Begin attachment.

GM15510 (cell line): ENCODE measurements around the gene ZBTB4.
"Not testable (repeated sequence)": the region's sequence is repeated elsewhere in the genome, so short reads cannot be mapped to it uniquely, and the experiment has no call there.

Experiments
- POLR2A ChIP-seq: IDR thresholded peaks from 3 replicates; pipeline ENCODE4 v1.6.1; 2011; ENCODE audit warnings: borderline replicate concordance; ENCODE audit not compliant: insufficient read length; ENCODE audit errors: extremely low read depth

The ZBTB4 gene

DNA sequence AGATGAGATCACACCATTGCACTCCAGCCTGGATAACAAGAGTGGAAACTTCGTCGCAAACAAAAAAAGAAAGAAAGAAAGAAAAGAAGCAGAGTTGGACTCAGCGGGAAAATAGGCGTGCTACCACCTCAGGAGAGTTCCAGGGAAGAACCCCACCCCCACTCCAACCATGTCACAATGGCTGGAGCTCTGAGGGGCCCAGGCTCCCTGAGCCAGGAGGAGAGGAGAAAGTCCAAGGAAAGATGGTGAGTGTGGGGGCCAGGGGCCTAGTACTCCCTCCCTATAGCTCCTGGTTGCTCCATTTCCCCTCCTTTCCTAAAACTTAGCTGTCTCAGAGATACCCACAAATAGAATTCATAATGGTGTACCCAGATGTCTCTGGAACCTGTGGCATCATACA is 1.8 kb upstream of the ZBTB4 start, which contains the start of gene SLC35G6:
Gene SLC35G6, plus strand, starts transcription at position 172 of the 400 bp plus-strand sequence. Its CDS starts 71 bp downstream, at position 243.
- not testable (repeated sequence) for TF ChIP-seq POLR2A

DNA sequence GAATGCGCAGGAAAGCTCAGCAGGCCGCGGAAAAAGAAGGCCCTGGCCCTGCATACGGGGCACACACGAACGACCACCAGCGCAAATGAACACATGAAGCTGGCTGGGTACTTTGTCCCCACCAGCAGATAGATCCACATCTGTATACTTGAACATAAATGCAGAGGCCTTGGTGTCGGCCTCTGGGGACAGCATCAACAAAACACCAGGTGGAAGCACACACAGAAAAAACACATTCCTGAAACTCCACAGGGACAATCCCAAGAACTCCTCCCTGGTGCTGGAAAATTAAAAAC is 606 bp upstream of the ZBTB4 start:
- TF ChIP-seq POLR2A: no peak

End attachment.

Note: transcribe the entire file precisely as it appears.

GM15510 (cell line): ENCODE measurements around the gene ZBTB4.
"Not testable (repeated sequence)": the region's sequence is repeated elsewhere in the genome, so short reads cannot be mapped to it uniquely, and the experiment has no call there.

Experiments
- POLR2A ChIP-seq: IDR thresholded peaks from 3 replicates; pipeline ENCODE4 v1.6.1; 2011; ENCODE audit warnings: borderline replicate concordance; ENCODE audit not compliant: insufficient read length; ENCODE audit errors: extremely low read depth

The ZBTB4 gene

DNA sequence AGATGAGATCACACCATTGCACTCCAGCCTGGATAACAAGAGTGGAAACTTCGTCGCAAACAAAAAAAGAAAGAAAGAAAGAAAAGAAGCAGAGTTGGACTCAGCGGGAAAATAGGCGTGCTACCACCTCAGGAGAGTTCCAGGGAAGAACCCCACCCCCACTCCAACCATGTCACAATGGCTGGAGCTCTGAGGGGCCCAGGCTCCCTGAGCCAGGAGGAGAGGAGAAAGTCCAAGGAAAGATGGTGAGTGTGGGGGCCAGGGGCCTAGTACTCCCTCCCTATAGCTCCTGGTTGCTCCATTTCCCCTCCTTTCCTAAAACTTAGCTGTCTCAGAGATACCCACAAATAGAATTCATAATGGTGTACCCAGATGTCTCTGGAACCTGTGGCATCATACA is 1.8 kb upstream of the ZBTB4 start, which contains the start of gene SLC35G6:
Gene SLC35G6, plus strand, starts transcription at position 172 of the 400 bp plus-strand sequence. Its CDS starts 71 bp downstream, at position 243.
- not testable (repeated sequence) for TF ChIP-seq POLR2A

DNA sequence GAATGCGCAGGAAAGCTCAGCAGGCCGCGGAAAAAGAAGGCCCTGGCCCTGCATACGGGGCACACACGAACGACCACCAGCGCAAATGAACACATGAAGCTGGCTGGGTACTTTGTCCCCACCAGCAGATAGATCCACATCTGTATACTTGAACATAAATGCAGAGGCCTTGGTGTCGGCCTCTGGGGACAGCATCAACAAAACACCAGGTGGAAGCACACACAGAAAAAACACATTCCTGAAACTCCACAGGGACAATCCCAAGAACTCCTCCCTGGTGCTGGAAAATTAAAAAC is 606 bp upstream of the ZBTB4 start:
- TF ChIP-seq POLR2A: no peak